Surely, a positive response to the CD is good, but Clyne and his band truly live for the road. The band just played its 20th Circus Mexicus, a multiple-night festival-type show that the band puts on south of the border on a semi-annual basis, and it went off without a hitch. After taking a short break for weddings and honeymoons for a couple of band members, the group is back out on the road until the end of the year.
"We say we're touring in support of the new record, but the record is really just an excuse to get out and play more," Clyne said. "The road is really where this band exists and thrives: human contact is the most important part of what we do because it has the most impact on people.
"What really matters is that in some way, we make people happy," he continued. "Whether it's by coming out as part of a beer drinking, party crowd or by making them think, it doesn't matter to me s long as we make people happy."
Clyne returns to Tulsa this Thursday night, July 21, with a show at The Marquee. Although the band hasn't played this room before, Clyne is still looking forward to returning as he shared with me that "Tulsa really surprised us a long time ago, so we've been returning for about 10 years. We know it's always going to be a fun crowd and a good show." Tickets are still available for $15 and Sons of Bill open the show at 8pm.
It's Been Too Long
Whenever Jonathan Tyler and the Northern Lights return to Tulsa, I'm always happy to get a call from the band leader to catch up on all the group has been busy with. After all, the band may hail from Texas, but Tyler's history of frequent visits make him feel like a hometown boy, even if it's by adoption.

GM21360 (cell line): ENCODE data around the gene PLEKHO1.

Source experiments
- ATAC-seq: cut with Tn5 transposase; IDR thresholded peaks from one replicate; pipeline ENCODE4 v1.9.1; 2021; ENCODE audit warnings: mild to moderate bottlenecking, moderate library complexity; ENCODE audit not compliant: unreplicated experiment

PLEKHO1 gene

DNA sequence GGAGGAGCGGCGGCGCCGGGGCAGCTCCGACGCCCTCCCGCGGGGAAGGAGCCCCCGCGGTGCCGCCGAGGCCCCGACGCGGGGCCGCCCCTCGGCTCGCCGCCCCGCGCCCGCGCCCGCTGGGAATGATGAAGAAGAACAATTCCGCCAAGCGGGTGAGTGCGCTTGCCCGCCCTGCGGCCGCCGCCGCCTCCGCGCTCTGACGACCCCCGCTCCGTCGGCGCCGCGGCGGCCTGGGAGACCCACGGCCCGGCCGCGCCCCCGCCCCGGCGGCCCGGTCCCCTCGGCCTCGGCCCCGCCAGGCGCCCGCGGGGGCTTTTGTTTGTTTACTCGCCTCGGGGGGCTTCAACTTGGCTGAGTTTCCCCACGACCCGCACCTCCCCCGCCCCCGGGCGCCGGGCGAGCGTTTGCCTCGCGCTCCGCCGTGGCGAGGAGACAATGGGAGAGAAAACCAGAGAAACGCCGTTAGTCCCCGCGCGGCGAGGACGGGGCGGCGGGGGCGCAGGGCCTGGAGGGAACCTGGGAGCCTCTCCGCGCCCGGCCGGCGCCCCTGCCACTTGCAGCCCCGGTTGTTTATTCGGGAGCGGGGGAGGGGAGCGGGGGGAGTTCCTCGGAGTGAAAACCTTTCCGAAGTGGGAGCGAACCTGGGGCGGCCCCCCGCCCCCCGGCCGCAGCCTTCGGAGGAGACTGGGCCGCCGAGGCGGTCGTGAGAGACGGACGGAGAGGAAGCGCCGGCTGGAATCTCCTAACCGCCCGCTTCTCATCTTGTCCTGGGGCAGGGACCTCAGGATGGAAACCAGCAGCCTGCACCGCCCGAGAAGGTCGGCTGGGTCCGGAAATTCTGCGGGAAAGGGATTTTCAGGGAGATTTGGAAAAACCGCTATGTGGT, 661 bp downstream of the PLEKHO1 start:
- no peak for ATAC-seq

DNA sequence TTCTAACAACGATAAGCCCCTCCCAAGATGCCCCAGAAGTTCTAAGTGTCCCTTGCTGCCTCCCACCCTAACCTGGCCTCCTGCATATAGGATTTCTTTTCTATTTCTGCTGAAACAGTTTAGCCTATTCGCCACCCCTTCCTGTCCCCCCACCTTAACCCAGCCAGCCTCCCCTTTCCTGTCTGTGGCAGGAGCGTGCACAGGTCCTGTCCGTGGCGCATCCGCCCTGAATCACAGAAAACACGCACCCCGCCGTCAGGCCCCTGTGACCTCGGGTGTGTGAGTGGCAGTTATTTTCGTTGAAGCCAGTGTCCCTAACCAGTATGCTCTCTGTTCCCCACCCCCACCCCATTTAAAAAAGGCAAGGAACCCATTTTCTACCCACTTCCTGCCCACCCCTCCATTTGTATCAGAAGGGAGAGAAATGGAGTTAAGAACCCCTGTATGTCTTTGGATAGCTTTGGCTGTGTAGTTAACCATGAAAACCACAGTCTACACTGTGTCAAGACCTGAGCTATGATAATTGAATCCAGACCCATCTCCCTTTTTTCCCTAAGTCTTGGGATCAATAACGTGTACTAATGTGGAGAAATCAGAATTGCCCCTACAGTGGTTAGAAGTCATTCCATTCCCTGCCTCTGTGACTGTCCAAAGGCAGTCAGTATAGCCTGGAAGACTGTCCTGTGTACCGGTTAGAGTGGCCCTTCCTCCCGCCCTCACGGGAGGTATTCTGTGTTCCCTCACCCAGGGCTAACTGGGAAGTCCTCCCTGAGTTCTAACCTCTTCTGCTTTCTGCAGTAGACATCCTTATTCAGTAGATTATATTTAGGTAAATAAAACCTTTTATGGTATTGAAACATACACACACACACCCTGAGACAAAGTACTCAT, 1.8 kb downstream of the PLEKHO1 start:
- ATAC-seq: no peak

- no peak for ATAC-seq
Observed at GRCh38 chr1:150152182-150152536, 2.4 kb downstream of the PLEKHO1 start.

The band's last stop in the area was part of this year's Rocklahoma, which Tyler described as "kind of weird for us."
"There were a lot of heavy metal and hard rock bands, so we definitely stood out, but it was still a lot of fun," he said.
Aside from that show, however, it's been over six months since the Northern Lights have rolled through Tulsa. Catching up with Tyler revealed that the band has kept busy over the past year, having toured with KISS, Kid Rock and more recently Grace Potter and the Nocturnals, of which he commented, "Her band is really tight. They were definitely one of our favorite bands to have toured with so far."
Tyler said that his band is starting to write again and hopes to put a new record together in the near future. In the meantime, the group keeps working the current album, Pardon Me, and spreading the gospel of rock 'n' roll. The band rolls through town once again for an overdue stop at Cain's Ballroom this Friday night, July 22, as part of a two week run through the region before taking some time off to write and recharge before heading back out for another full U.S. tour in the fall.
If, to quote the title track: "It's been too long, since rock 'n' roll turned you on," then you need to get down to Cain's Ballroom this Friday night to catch Jonathan Tyler and the Northern Lights. The band puts on the kind of gritty, no hold barred show that can restore your faith in rock and roll. Tickets are only $15 and our own Paul Benjaman band opens the gig at 8pm.